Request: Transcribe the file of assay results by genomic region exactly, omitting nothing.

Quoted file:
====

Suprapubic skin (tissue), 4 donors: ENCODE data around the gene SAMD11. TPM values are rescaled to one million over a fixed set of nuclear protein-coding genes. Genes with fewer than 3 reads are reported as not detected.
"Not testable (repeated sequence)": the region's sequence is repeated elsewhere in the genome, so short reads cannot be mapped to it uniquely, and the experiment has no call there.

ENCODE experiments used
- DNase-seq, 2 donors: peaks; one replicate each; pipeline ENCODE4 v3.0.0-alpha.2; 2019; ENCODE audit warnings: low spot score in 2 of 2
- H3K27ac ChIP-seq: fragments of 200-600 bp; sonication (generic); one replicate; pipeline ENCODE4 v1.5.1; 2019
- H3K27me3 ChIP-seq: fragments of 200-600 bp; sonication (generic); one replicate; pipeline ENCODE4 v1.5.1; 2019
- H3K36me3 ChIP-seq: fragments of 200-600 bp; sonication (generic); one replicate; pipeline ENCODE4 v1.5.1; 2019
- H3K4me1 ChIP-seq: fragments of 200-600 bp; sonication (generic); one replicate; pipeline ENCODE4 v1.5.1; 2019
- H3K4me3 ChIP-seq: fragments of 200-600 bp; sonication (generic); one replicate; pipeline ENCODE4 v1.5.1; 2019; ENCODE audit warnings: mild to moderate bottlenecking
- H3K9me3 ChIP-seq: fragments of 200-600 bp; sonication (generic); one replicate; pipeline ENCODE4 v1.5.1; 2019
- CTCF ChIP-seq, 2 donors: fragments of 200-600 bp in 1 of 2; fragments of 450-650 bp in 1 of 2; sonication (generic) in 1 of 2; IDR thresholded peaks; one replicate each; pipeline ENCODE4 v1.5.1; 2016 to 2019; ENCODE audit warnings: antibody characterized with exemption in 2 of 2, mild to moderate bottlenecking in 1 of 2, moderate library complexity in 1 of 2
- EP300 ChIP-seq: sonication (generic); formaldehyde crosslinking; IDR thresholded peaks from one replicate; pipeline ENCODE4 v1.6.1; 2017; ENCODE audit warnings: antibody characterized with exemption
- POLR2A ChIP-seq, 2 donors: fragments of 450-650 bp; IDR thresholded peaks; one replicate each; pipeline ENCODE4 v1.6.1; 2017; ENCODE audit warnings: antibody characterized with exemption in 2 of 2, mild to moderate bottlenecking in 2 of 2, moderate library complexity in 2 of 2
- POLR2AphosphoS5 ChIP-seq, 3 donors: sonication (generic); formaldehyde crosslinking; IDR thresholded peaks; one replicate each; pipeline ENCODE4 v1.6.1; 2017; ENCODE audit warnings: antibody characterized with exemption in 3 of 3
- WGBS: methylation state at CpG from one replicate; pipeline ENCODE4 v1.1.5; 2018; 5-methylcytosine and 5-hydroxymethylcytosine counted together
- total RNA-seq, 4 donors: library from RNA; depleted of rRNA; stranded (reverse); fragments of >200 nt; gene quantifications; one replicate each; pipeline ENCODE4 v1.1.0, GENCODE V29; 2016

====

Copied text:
Suprapubic skin (tissue), 4 donors: ENCODE data around the gene SAMD11. TPM values are rescaled to one million over a fixed set of nuclear protein-coding genes. Genes with fewer than 3 reads are reported as not detected.
"Not testable (repeated sequence)": the region's sequence is repeated elsewhere in the genome, so short reads cannot be mapped to it uniquely, and the experiment has no call there.

ENCODE experiments used
- DNase-seq, 2 donors: peaks; one replicate each; pipeline ENCODE4 v3.0.0-alpha.2; 2019; ENCODE audit warnings: low spot score in 2 of 2
- H3K27ac ChIP-seq: fragments of 200-600 bp; sonication (generic); one replicate; pipeline ENCODE4 v1.5.1; 2019
- H3K27me3 ChIP-seq: fragments of 200-600 bp; sonication (generic); one replicate; pipeline ENCODE4 v1.5.1; 2019
- H3K36me3 ChIP-seq: fragments of 200-600 bp; sonication (generic); one replicate; pipeline ENCODE4 v1.5.1; 2019
- H3K4me1 ChIP-seq: fragments of 200-600 bp; sonication (generic); one replicate; pipeline ENCODE4 v1.5.1; 2019
- H3K4me3 ChIP-seq: fragments of 200-600 bp; sonication (generic); one replicate; pipeline ENCODE4 v1.5.1; 2019; ENCODE audit warnings: mild to moderate bottlenecking
- H3K9me3 ChIP-seq: fragments of 200-600 bp; sonication (generic); one replicate; pipeline ENCODE4 v1.5.1; 2019
- CTCF ChIP-seq, 2 donors: fragments of 200-600 bp in 1 of 2; fragments of 450-650 bp in 1 of 2; sonication (generic) in 1 of 2; IDR thresholded peaks; one replicate each; pipeline ENCODE4 v1.5.1; 2016 to 2019; ENCODE audit warnings: antibody characterized with exemption in 2 of 2, mild to moderate bottlenecking in 1 of 2, moderate library complexity in 1 of 2
- EP300 ChIP-seq: sonication (generic); formaldehyde crosslinking; IDR thresholded peaks from one replicate; pipeline ENCODE4 v1.6.1; 2017; ENCODE audit warnings: antibody characterized with exemption
- POLR2A ChIP-seq, 2 donors: fragments of 450-650 bp; IDR thresholded peaks; one replicate each; pipeline ENCODE4 v1.6.1; 2017; ENCODE audit warnings: antibody characterized with exemption in 2 of 2, mild to moderate bottlenecking in 2 of 2, moderate library complexity in 2 of 2
- POLR2AphosphoS5 ChIP-seq, 3 donors: sonication (generic); formaldehyde crosslinking; IDR thresholded peaks; one replicate each; pipeline ENCODE4 v1.6.1; 2017; ENCODE audit warnings: antibody characterized with exemption in 3 of 3
- WGBS: methylation state at CpG from one replicate; pipeline ENCODE4 v1.1.5; 2018; 5-methylcytosine and 5-hydroxymethylcytosine counted together
- total RNA-seq, 4 donors: library from RNA; depleted of rRNA; stranded (reverse); fragments of >200 nt; gene quantifications; one replicate each; pipeline ENCODE4 v1.1.0, GENCODE V29; 2016